The Cincinnati Enquirer from Cincinnati, Ohio on September 1, 1997 · Page 3
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The Cincinnati Enquirer from Cincinnati, Ohio · Page 3

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Monday, September 1, 1997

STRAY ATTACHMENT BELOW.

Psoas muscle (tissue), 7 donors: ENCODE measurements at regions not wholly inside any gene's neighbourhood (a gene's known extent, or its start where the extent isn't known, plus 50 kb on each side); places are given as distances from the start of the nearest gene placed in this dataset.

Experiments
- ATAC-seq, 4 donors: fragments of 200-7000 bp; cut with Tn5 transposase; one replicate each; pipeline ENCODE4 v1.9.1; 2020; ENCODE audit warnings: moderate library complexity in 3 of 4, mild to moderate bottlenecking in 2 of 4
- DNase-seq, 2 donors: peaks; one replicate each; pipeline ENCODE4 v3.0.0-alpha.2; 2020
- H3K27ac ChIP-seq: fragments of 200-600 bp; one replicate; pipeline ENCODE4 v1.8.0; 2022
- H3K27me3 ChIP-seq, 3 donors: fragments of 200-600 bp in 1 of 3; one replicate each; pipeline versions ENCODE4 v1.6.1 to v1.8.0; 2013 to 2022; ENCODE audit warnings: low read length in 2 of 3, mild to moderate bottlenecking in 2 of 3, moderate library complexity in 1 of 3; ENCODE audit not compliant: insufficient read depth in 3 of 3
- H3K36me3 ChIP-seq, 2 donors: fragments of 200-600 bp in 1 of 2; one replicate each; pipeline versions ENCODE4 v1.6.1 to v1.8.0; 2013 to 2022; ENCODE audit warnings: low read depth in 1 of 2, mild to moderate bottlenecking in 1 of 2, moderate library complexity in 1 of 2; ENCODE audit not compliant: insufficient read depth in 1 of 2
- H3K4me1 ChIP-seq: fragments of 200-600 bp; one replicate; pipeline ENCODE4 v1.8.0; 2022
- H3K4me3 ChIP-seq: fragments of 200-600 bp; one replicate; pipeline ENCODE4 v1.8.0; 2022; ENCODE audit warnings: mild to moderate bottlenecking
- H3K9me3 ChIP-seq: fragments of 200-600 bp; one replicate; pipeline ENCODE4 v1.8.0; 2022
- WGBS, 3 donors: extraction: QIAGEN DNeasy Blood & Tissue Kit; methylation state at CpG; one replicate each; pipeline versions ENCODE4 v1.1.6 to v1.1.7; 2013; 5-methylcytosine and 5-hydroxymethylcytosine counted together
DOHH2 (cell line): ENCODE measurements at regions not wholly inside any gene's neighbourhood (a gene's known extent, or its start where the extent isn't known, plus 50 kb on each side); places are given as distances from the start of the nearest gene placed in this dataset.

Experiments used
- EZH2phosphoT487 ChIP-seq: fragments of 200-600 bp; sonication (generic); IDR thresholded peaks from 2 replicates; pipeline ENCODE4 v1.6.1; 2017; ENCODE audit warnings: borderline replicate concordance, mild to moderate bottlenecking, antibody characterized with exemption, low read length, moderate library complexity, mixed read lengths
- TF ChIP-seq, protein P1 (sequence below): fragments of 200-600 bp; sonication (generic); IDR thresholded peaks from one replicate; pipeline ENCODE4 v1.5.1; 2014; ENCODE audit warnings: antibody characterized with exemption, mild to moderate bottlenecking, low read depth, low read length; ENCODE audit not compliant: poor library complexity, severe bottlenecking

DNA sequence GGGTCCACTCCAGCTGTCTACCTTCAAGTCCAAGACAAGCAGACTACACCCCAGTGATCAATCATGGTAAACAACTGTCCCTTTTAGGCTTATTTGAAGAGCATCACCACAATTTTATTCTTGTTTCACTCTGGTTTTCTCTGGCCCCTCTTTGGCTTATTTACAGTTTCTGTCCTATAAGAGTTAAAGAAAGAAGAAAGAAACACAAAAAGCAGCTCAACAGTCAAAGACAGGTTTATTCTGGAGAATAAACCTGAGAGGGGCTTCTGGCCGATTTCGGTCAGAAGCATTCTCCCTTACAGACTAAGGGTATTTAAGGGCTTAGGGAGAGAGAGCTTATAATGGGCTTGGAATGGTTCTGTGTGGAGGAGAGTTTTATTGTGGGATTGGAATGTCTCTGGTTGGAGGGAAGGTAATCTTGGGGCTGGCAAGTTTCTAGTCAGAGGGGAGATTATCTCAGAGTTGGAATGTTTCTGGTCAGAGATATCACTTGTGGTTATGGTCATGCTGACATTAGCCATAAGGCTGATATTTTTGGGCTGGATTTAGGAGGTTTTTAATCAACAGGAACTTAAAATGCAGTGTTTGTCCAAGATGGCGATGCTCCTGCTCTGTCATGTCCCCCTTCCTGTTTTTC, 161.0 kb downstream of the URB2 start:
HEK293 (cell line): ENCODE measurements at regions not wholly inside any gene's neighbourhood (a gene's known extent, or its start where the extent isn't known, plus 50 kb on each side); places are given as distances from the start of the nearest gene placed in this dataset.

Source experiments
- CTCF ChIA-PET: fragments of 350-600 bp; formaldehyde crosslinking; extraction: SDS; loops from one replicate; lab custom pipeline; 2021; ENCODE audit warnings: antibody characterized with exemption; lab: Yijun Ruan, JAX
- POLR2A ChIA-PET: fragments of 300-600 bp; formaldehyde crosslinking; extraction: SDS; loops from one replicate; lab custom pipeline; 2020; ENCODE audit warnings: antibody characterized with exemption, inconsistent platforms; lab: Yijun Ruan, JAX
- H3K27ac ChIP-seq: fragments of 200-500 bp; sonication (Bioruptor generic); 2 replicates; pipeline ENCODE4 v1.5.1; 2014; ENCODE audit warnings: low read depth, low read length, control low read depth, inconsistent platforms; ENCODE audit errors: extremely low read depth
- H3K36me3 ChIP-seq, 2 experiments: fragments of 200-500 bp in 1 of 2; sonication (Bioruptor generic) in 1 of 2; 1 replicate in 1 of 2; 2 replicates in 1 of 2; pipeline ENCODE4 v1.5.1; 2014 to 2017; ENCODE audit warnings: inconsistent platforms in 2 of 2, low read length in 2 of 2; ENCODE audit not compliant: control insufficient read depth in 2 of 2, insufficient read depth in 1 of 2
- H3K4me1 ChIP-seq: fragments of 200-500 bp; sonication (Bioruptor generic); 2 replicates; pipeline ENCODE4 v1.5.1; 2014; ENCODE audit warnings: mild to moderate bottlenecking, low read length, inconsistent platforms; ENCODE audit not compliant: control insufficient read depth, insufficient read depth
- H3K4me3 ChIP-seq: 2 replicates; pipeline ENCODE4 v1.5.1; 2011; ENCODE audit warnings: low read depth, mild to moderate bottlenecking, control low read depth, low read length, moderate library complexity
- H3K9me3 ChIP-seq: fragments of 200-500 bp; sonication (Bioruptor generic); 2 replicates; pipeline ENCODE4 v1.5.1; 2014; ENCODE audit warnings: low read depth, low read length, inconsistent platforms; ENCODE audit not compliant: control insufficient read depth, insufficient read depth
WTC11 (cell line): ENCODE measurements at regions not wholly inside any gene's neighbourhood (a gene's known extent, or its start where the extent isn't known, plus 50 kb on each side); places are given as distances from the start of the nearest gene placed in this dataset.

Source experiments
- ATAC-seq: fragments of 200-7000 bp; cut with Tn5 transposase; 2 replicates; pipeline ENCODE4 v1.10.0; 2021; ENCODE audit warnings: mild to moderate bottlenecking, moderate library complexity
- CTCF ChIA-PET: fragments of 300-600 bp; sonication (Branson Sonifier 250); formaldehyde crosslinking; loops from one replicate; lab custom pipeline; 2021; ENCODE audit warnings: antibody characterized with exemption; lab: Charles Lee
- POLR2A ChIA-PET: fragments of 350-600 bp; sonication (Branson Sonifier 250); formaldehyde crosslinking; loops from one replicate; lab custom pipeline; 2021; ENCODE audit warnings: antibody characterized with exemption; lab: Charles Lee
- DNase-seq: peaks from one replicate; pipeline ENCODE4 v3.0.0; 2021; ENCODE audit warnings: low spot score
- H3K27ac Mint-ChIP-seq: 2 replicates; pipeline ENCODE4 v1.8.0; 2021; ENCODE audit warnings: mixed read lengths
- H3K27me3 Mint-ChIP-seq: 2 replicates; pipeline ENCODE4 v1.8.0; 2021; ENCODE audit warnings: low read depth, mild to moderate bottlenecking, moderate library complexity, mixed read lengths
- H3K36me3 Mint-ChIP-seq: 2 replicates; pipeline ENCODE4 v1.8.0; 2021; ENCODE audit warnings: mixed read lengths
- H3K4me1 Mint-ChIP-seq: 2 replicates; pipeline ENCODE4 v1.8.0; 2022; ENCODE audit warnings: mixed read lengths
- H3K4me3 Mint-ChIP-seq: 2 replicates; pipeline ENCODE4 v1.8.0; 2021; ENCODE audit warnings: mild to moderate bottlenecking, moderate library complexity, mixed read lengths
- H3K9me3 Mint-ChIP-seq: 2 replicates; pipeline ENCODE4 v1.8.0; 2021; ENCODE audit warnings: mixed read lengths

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Monday, Sum I tiu k 1, 1997 A3 Tin-Cincinnati Enui iki k The scene Princess Diana 1961-1997 ound drew people: sight was n One photographer :: was snapping ' wreck pictures : BY ANNE E. KORNBLUT , New York Daily News ;.,; First, a piercing screech echoed 0 from the tunnel. Then a deafening 1 boom. vj; The mangled dark blue Merce-l 'des-Benz in which Princess Diana " and her companion, Dodi Al-Fayed, 1 had been riding "looked like it hit a ; ;wall," American tourist Tom Rich- ardson said. Mr. Richardson and Joanna Luz '" were among the first on the scene. ;They told CNN they were walking ;nearby when they heard the crash and ran into the tunnel. "There was smoke. ... A man "started running toward us, telling Ciis to go," Mr. Richardson said. "The horn was sounding for 'about two minutes," Ms. Luz add- ed. "I think it was the driver - 4,;pgainst the steering wheel." . Diana and Mr. Al-Fayed were 'motionless in the back seat of the crushed vehicle, witness Michael Solomon said. !. . "(Diana) was just unconscious," Mr. Solomon, an American tourist, told CNN. "When I walked up to the car, I was extremely nervous. I had ' heard an explosion, and the first thing that came to my mind was, 'This was a bomb, a terrorist attack.' " When Mr. Solomon entered the tunnel, he was horrified by his "clear view." "The air bags were out. I saw (Mr. Al-Fayed) spread over the back seat," he said. "It was just something that nobody should have to see." Witnesses said the sound of the car's horn echoed for nearly two minutes before the driver, also killed in the crash, could be moved. . Some witnesses said they saw a man arguing with a photographer who carried professional-looking equipment and was snapping shots of the gory scene. "His equipment was far too sophisticated for a tourist," a witness told CNN in Paris. "I assumed he was with the press." The police arrived about 10 minutes later, the-witnesses said, an ambulance five minutes after that. Mr. Al-Fayed was dead at the scene, as was the chauffeur. Diana was whisked to the Salpe-triere Hospital in eastern Paris, where doctors worked furiously to save her life. But Diana's head and lung injuries were too severe for her to survive. She went into cardiac arrest and was pronounced dead at 4 a.m. gnsiy " -r", M '-' iQ 'v" , - W 4 . ,tn ) I' The Associated PressJerome Delay its air baas deployed front end smashed and roof caved in, the Mercedes in which Princess Diana wal " riding ?exaSd in the tunnel where" it crashed early Sunday. Three of its four occupants died. The media Diana considered leaving England She felt badgered by 'ferocious' press . i n;i.tt mid luvctr Dodi ('w in PnnHvarvinn HLSL'NDWiiMrs' lESIl ! II I II HI F- 4 i.a i n il n m-mt, ' M M . . 4 m II I. II .tl It uiiml T tGEMD i 1'rlnccss Diana and Dodi arc killed in Paris car crash BY EDWARD COLIMORE Knight-Ridder News Service Only days ago, Princess Diana said that she'd love to leave England because of the hounding media coverage. She told a French newspaper that "the press is ferocious," that ?'it forgives nothing and is only hunting down mistakes." v;. Princess Diana, the most photographed woman in the world, often ; fled the attention of the media and paparazzi, especially as she began spending time with her friend Dodi It-Fayed, son of multimillionaire ..Harrods boss Mohammed allayed. Their car was speeding through tunnel in Paris, pursued by photographers on motorcycles, when a collision killed the. princess and , Fayed early Sunday morning. It was not clear whether the ' 'motorcycles contributed to the collision, which also claimed the life of ;tlle driver and seriously injured .'toJle of the princess' bodyguards. Witnesses interviewed on CNN reported seeing at least one photographer shooting pictures of the "accident scene before emergency crews arrived. tr.The princess had sharply criti- Tm seriously thinking of moving away. ...I cannot be followed around by all these men all the time. It's a nightmare. ' Princess Diana cized the British media in an interview published a few days ago in the French daily Le Monde, saying they only look for the negative. . "Each act is. twisted; each gesture is criticized," she said. "I think it's different overseas. I'm welcomed with kindness ... I think, in my place, any sane person would have left a long time ago. But I can't. I have my sons." Since her breakup with Prince Charles, Diana had become increasingly intolerant of paparazzi following her. She got a court order against one last year. On the eve of going to Bosnia to campaign against land mines this month, Princess Diana faced a tabloid barrage in Britain focusing on her new friend. The publication of photographs Tlx . in,;i U nvinw ' . WW KILLED XIV CAR CHASE VA am .NEWS Dl BADLY INJURED The Associated Press London papers headlined the death of Princess Diana and her friend Dodi al-Fayed in their usual splashy manner. Diana: Tragic end to storybook life CbNTINUED FROM PAGE Al 7 The French joined the British in mourning the loss of the princess who had carried on with style and h; smiles through years of marital ( adversity. "She had everything," said Pas- cale Tremblay, a waitress in a Parisian bakery. "She was as good (,as she was beautiful." . Seven photographers who were detained immediately after the . ' ' crash, which occurred in a tunnel at the Pont de l'Alma, just north of "the Eiffel Tower, were placed under formal custody Sunday after- , i- noon. ... Diana often had complained of being plagued by the paparazzi the commercial photographers who ' -trailed her since she entered the I -.public eye as a shy young woman. 1 , ,,The black Mercedes carrying Diana and Mr. Fayed reportedly ;; crashed shortly after midnight as it , v';'was being chased by photogra- phers on motorcycles. " Diana and Mr. Fayed had dined ' ,- at the Ritz Hotel owned by ' . Fayed's family and reportedly - K were on their way to a private villa" v- " in western Paris, also owned by ' '! Mr. Fayed. , France's interior minister, Jean-'', Pierre Chevenement, said Diana's ,car was traveling at high speed ' : through the tunnel, and d.c driver '"lost control. He didn't specify the ' '"speed, but a source close to the '"investigation, speaking on condition of anonymity, said it was well over 60 mph perhaps almost twice that. The speed limit was 30 mph. Diana and Mr. Fayed were not believed to be wearing seatbelts. The car hit a curb, then crashed into a concrete post in the center divider, then bounced into the right wall. The impact destroyed the car, turning it into a heap of crumpled metal and broken glass. France Info radio said at least some of the photographers took pictures before help arrived and that one of the photographers was beaten at the scene by horrified witnesses. Mr. Fayed, the 42-year-old son of the billionaire Egyptian owner of London's prestigious Harrod's department store, died immediately, as did the chauffeur. Diana was rushed to Paris' Hospital de la Pitie Salpetriere, suffering major chest and lung injuries ' and internal bleeding. Dr.' Bruno Riou said Diana had quickly gone into cardiac arrest and that doctors tried for at least two hours to save her, applying internal and external cardiac massage to no avail. At 4 a.m., she died. Princes William, 15, and Harry, 12, were informed of their mother's death by their father at Balmoral Castle, Scotland, where the royal family traditionally spends its summer holidays. At the hospital later Sunday, about 800 people waited silently in the brilliant afternoon sunshine. Some were tearful, others merely showing Diana in embraces with the 41-year-old film producer filled eight pages of London's Sunday Mirror newspaper. The photos, taken by an Italian photographer, had been the subject of a bidding war and reportedly cost the Mirror $400,000. The princess had already suggested in April that she might leave Britain. In an audiotape, recorded by two paparazzi as she confronted them over photographing her, she's heard saying: . "I'm seriously thinking of moving away ... I cannot ... be battered every single day because someone is making money out of f : . "w ...WW, me ... I cannot be followed around by all these men all the time. It's a nightmare. I can't go to lunch. I certainly don't go out in the evening ... I hide in the back of cars." In an interview before the announcement was made of Diana's death, National Enquirer editor Steve Coz said his tabloid had been offered photographs of the scene, taken moments after the accident, for prices up to $1 million. Mr. Coz said his publication will not buy any photos taken by anyone who may have been involved in the chase. He also urged other tabloid editors to do the same. v mm 1 V iJ -L Analysis: Princess basked in glow ol the spotlight Earl Charles Spencer, brother of Princess Diana, lashed out at the media Sunday. stunned. News of the widely popular princess's death ieft people across Britain and elsewhere saddened. Radio and television stations played the national anthem. . President Clinton expressed sorrow, saying he and his wife, Hillary, "knew Princess Diana and we were very fond of her." Diana was the youngest of the late Earl Spencer's three daughters. The sisters' only brother, Charles, lives in South Africa. In Cape Town, Earl Spencer accused the media of killing his sister. "I always believed the press would kill her , in the end," Mr. Spencer said, blaming editors or publishers who had paid for intrusive pictures. Every one of them, he said, "has blood on his hands." CONTINUED FROM PAGE Al former husband, Prince Charles, or even his mother, Queen Elizabeth II. Tributes to her poured in Sunday from presidents,' prime ministers and such figures as India's Mother Theresa, as well as thousands of ordinary people. With tears in his eyes, British Prime Minister Tony Blair described her as someone who will "remain in our memories and our hearts as the people's princess" a reference to a famous TV interview following her divorce in which she declared that was how she wished to be remembered. The circumstances of the crash in which she and millionaire Dodi Fayed were killed produced an instant backlash against the tabloid press and celebrity-chasing photographers known as paparazzi. The paparazzi allegedly were conducting a high-speed motorcycle chase of their car in a Paris tunnel when Mr. Fayed's chauffeur lost control and smashed into a barrier. Critics accused the press of hounding Diana to her death by their "aggressive and excessive intrusions" into her private life. Her brother, Earl Spencer himself a onetime reporter for NBC said the press had "blood on its hands." Yet, in this as much else, Diana's life was filled with ambiguities. She claimed to deplore the way in which the press stalked her every move and only last Monday, in an interview with the French newspaper Le Monde, insisted that The local view Area bookstores selling all stock of biographies The Cincinnati Enquirer Local bookstores reported a run on Princess Diana biographies as Tristaters joined the rest of the world in mourning her death Sunday. At Joseph-Beth Booksellers in Norwood, six different biographies of the princess sold out by early afternoon. "We had a run first thing this morning on all our biographies in stock," said manager Scott Ruble. "Normally we keep one or two copies of each, and everything's been sold out. We don't have anything left in the store about her." The story was the same at Borders Books & Music in Springdale. "We've sold out of Diana books throughout today," said manager Dori Reinhart. Barnes & Noble Booksellers did not have any Diana biographies in stock at the time of her death, but the store's postcards of the princess were selling well. Callers inquiring about books were not interested in special-ordering existing biographies, said assistant manager Erma Sanders. "No one's expressing interest because they know new biographies will . be coming out soon," she said. Brits living in the Tristate mourned alongside Americans. Hazel Par-rish, president of a local British organization, was shocked. "It's just such a tragic waste. I happened to think (Diana) was doing some good work," she said. "I don't think she got a fair deal." the media's violation of her privacy had made her consider leaving Britain for good. But she herself was widely viewed as an expert manipulator of the press and TV for her own purposes. Author Andrew Morton, who in his best-selling book Diana first revealed that her marriage had broken down, was said to have been encouraged by her to write it. She used a TV interview in 1995 to suggest that her ex-spouse whom she had come openly to despise was not qualified to be king. Some analysts saw the remark as the opening shot in a campaign to form an anti-Charles movement in order to put the couple's oldest son, Prince William, on tne tnrone in his place. Although their antagonism to each other appeared to have declined during recent months, Diana was still suspected by some royalists of hoping to block Charles's succession as an act of revenge on the man who, in her eyes, had deeply humiliated her by his longstanding affair with his lover, Camilla Parker Bowles. There is little doubt that, right up to the end, some royal advisers saw Diana as a threat not only to Charles' position as king-to-be but to the monarchy itself. The sexual scandal and acrimony surrounding the divorce left the once-over-whelmingly popular royal family much-weakened in the public's esteem with sentiment rapidly growing in favor of dumping the monarchy for an American-style republic. CLIFF RADEL Tabloid fans share in blame Princess Diana's life should have been a fairy-tale existence. But it ended over the weekend in a nightmarish high-speed car crash along a tunnel in Paris. The most glamorous 36-year-old woman in the world died in the most glamorous of pities after being chased by relentless photographers on motorcycles. The photographers had plenty of outside help. Cheering them on were millions of busybodies. They weren't in the tunnel. They were miles and miles away checking out the tabloids at the grocery-store check-out counter. They were watching TV gossip shows and reading magazines and newspapers. No escape They were and are us. Whether you were looking for it or not, it was virtually impossible to escape seeing or hearing about the latest picture of Di and Dodi. The princess and her playboy, Dodi Fayed, who died with her in the car crash, were photographed while on vacation. They were spotted sunbathing. And caught smooching. Everyone could have just said: "So what." They're both adults. He's a big boy. She's a big girl. What's the big deal? We could have just minded our own business. Weeded the garden. Watered the lawn. Watched a ballgame. Taken a nap. Maybe even done some sunbathing and smooching of our own. But we just had to see those photos. We just had to eavesdrop, to snoop, to pry. These very public views of what should have been a private romance were the work of photographers like the ones who chased the princess's car into that Paris tunnel. They are the dreaded paparazzi, nervous, nervy men with sweaty clothes and expensive cameras. They stalk high-profile celebrities and ambush their prey with a flash of light and the snap of a shutter. The lure of money Their work may not be highly prized. Don't ever expect it to win a Pulitzer. But it is highly paid. Tattle-sheet editors so the stories go paid $500,000 for the picture of Di and Dodi kissing. That was a small investment. Tabloids sell by the millions. Magazines, newspapers and TV pay for the right to show such photos. A fortune can be made off a candid kiss. No one should feel guilt-free about this tragedy. You can't make it go away by saying: "It's the media's fault." Or, "We're not the paparazzi." It's true, we weren't in the tunnel. But we might as well have been. Instead of muttering, "Who cares whom she's dating?" we plunked down our dollars and in other countries pounds, francs and marks to find out. The real cause of death If we weren't such a ready audience for the paparazzi' pictures, life would have gone on. Yours and mine. And maybe hers. If the princess didn't sell papers, the big fees for her photos would have dried, up. And, like the dirtballs they are, the paparazzi would have blown away. In search of more money, they would have left her alone and gone on to their next victim. . Now, they must. They have no other choice. The princess is dead. And, our need to know killed her. Cliff Radel's regular column appears on Bl today. His column appears in The Enquirer Monday, Wednesday and Friday. Call 768-8379 or fax at 768-8340.